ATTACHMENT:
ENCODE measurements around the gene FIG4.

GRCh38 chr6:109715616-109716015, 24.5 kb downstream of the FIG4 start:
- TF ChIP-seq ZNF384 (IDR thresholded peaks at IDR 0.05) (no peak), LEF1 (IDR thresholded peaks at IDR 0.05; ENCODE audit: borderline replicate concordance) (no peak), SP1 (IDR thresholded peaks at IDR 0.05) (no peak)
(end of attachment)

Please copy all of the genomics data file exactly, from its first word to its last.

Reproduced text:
ENCODE measurements around the gene FIG4.

GRCh38 chr6:109715616-109716015, 24.5 kb downstream of the FIG4 start:
- TF ChIP-seq ZNF384 (IDR thresholded peaks at IDR 0.05) (no peak), LEF1 (IDR thresholded peaks at IDR 0.05; ENCODE audit: borderline replicate concordance) (no peak), SP1 (IDR thresholded peaks at IDR 0.05) (no peak)